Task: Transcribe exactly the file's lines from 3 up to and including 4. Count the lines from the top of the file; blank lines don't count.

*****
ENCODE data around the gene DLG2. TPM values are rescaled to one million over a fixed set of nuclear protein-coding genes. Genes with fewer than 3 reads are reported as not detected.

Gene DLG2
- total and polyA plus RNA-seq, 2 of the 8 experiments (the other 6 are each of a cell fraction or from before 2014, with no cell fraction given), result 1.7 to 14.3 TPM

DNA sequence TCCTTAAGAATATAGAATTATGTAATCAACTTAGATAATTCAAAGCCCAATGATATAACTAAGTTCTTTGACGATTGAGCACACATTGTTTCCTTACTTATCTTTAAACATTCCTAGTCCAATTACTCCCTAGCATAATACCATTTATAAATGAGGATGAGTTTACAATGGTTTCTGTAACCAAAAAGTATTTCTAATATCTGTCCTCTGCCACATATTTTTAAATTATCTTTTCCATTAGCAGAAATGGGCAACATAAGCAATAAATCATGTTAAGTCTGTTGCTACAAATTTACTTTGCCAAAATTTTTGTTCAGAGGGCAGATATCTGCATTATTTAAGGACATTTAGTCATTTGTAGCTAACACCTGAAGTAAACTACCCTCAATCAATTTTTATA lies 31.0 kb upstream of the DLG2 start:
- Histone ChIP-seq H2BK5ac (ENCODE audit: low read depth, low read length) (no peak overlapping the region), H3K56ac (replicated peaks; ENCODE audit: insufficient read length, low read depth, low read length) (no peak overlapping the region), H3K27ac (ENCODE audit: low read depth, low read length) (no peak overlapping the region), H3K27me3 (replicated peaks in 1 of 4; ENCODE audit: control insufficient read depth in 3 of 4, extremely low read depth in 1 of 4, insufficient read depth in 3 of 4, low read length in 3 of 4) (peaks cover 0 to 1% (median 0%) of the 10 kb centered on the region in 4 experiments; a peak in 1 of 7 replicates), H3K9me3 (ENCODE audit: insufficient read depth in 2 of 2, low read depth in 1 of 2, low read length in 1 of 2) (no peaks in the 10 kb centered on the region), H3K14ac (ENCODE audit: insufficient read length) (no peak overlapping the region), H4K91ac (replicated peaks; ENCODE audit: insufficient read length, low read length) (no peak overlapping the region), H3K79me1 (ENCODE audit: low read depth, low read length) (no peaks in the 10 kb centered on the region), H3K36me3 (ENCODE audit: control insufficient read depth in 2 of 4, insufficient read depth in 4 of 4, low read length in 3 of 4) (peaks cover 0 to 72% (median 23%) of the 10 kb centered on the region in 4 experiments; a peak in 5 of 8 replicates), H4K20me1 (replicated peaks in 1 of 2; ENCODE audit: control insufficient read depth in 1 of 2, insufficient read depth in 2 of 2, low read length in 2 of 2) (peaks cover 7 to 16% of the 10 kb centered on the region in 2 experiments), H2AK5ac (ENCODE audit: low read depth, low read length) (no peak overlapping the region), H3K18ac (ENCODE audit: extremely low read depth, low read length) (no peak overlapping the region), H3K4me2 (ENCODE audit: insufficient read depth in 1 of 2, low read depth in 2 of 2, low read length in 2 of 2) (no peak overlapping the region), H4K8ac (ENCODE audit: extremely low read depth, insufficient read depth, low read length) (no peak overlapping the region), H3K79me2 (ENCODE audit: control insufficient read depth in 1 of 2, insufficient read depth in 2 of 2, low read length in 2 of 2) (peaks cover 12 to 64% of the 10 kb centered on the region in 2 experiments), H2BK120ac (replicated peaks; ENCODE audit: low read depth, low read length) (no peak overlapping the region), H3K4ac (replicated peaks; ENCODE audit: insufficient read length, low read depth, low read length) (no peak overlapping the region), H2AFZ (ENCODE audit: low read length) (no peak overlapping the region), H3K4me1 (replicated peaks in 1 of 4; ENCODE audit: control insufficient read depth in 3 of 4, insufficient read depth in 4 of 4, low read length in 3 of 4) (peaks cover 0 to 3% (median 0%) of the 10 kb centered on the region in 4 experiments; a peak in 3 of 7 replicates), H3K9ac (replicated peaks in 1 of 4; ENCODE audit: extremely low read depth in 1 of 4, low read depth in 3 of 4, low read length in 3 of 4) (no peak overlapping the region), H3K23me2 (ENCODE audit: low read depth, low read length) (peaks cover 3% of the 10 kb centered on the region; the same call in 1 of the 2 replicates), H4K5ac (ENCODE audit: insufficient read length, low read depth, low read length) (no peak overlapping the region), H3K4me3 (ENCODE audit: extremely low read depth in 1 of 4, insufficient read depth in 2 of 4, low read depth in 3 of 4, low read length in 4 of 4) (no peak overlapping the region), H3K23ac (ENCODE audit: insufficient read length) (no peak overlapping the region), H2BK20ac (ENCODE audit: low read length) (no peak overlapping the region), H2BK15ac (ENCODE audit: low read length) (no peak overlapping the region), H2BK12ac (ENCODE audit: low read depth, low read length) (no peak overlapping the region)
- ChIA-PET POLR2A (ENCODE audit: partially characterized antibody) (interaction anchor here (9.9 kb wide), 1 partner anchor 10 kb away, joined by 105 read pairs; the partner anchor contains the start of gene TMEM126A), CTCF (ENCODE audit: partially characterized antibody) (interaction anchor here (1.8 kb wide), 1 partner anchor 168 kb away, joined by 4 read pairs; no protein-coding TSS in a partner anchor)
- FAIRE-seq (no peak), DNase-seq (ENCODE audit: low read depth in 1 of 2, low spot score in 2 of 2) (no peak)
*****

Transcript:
- total and polyA plus RNA-seq, 2 of the 8 experiments (the other 6 are each of a cell fraction or from before 2014, with no cell fraction given), result 1.7 to 14.3 TPM

DNA sequence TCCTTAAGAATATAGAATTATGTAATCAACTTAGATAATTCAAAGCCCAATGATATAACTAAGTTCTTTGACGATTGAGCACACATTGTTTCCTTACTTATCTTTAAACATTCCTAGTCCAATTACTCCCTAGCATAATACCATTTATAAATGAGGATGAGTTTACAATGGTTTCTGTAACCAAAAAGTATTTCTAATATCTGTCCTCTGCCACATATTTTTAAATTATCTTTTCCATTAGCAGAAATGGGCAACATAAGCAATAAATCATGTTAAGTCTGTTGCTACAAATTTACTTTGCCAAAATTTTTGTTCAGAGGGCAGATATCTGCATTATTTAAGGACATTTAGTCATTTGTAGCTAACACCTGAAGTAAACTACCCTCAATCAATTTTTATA lies 31.0 kb upstream of the DLG2 start: